Despite the fact that the Saudis consider their relations with the United States to be deep-seated,[7] built on the basis of institutional work, Joe Biden’s statements showed the future US President’s criticism of Saudi Arabia’s foreign and domestic policy. For instance, on the anniversary of the murder of Saudi journalist Jamal Khashoggi, Joe Biden declared: “Under a Biden-Harris administration, we will reassess our relationship with the Kingdom, end U.S. support for Saudi Arabia’s war in Yemen, and make sure America does not check its values at the door to sell arms or buy oil. America’s commitment to democratic values and human rights will be a priority, even with our closest security partners”.[8] This approach, if implemented by the Biden administration, carries serious risks for relations between the two states. In addition, the Saudis may return to the idea of possessing nuclear weapons if the Americans will draw closer to Iran and put pressure on Saudi Arabia. Under the worst-case scenario of the US pressure, the Saudis could use the card in their sleeve – establishing official relations with Israel to balance the American policy towards them.

But the most serious headache for the Saudis in the context of the restoration of the JCPOA and the lifting sanctions on Iran is the oil market. As soon as Iran gets the opportunity to sell its oil, it will dramatically increase its market share. This will lower oil prices, as well as compel exporters to reduce their production. OPEC+, led by Saudi Arabia and Russia, will be forced to take additional measures to stabilize the market in the face of the ongoing coronavirus pandemic and the return of Libyan and later Iranian oil. But the oil issue may also be a drag on Washington’s return to the JCPOA since the US oil industry itself provides millions of jobs. In addition to the fact that it is not profitable for the Americans to open up opportunities for other oil-producing players, the main consumer of Iranian oil is simultaneously the main American competitor – China.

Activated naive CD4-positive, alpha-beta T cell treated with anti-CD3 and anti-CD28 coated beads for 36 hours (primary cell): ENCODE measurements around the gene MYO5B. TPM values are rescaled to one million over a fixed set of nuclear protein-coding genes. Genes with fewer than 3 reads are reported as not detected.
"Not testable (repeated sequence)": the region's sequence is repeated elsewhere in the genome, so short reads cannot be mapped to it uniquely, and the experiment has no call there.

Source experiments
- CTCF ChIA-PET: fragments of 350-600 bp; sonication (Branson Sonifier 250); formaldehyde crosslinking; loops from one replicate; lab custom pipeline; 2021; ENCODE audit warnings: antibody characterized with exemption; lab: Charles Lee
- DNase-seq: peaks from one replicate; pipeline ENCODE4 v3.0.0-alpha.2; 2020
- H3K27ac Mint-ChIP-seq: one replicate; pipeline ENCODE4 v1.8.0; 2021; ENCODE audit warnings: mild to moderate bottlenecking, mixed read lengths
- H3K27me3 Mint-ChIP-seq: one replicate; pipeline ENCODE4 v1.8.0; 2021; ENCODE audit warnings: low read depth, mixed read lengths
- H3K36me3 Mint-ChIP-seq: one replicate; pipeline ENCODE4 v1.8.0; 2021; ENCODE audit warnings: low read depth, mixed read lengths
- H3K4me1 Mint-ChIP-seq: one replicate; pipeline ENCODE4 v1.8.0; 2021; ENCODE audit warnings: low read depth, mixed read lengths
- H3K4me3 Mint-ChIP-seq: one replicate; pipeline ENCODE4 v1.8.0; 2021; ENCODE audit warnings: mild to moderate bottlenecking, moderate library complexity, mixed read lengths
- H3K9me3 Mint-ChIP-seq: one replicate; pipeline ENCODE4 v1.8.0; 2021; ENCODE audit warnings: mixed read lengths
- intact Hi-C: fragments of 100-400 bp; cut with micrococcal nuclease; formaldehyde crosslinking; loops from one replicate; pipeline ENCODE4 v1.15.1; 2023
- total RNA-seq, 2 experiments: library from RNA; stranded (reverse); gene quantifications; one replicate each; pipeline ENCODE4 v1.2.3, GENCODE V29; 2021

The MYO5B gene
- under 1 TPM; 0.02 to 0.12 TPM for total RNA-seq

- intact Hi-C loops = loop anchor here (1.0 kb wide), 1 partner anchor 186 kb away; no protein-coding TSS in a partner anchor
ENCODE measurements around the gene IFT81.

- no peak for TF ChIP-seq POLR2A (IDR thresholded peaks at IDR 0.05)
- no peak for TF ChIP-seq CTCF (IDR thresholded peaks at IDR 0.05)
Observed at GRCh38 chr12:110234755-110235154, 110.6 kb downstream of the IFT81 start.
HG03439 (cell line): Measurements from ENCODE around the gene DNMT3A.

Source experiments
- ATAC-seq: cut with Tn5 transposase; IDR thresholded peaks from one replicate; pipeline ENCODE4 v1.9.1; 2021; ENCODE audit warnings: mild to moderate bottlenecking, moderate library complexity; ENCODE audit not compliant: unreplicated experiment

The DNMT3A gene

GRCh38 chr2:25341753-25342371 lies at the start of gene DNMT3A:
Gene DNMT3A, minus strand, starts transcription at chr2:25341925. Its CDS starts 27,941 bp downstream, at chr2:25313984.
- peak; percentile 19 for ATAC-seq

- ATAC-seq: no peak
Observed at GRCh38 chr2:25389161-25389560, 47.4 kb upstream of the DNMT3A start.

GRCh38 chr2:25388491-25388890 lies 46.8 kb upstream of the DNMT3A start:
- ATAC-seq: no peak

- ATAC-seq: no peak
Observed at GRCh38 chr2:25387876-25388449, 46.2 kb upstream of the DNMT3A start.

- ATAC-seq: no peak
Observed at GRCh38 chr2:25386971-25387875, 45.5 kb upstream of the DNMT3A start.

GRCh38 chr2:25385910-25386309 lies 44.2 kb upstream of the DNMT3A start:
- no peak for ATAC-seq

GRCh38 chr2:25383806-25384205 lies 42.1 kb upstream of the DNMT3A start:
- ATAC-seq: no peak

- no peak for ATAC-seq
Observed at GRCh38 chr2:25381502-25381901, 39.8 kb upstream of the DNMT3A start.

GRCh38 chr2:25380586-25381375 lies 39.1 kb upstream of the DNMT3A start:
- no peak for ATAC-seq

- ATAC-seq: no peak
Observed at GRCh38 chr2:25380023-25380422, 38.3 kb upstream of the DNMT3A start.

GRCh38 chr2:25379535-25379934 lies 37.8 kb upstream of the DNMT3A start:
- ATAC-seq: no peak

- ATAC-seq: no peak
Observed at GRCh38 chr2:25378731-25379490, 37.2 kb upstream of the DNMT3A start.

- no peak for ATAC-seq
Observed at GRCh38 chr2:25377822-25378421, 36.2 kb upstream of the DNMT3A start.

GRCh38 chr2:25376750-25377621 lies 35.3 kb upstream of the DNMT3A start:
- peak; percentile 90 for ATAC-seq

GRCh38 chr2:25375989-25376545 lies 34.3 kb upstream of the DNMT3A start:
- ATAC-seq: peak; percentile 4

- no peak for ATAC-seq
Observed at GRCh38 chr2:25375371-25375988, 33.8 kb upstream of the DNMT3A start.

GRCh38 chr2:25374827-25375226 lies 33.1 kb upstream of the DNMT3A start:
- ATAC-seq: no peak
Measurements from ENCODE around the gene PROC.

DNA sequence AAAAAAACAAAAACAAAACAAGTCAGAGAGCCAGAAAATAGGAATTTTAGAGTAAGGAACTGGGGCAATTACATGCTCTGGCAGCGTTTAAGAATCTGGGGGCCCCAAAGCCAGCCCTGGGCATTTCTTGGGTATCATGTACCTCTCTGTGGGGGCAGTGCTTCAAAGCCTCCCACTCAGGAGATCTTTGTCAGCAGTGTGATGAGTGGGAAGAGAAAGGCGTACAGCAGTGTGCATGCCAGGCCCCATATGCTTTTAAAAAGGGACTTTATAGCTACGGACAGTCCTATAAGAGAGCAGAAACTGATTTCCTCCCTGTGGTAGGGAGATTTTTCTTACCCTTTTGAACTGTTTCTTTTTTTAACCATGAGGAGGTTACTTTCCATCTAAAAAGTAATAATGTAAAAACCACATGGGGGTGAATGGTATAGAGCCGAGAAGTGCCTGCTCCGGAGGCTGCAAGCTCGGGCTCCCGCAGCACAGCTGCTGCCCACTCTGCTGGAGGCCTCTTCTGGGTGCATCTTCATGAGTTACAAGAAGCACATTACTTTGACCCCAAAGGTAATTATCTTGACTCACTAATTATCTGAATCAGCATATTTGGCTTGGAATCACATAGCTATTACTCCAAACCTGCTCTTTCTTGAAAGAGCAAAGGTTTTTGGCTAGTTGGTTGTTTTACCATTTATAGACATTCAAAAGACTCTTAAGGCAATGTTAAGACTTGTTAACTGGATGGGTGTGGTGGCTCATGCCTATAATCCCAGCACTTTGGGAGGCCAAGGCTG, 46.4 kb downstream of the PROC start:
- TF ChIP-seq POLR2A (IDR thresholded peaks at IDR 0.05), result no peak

Russia: fix the current deal

According to the Russian Foreign Ministry Spokeswoman Maria Zakharova, “Russia does not rule out the return of the United States to the Joint Comprehensive Plan of Action (JCPOA) on the Iranian nuclear program… This would only be appreciated.” Since the US withdrawal from the JCPOA, Moscow has consistently reaffirmed its commitment to the Iran nuclear deal and offered diplomatic support to Tehran. When the United States submitted a draft resolution on Iran arms embargo extension to the UN Security Council in August 2020, only the United States and the Dominican Republic voted for in favour. Russia and China voted against, while the other members of the Security Council abstained. In mid-October, the UN arms embargo expired, and Tehran can legally return to the arms market. Russia is ready to help strengthen international mechanisms for resolving the Iranian nuclear issue. In addition, Moscow and Tehran share a common assessment of the activities of the Trump administration, which pulled out of not one, but many international treaties. For Russia, for example, the NEW START is also fundamental, the extension of which will need the new American administration working with the Kremlin right after the inauguration day.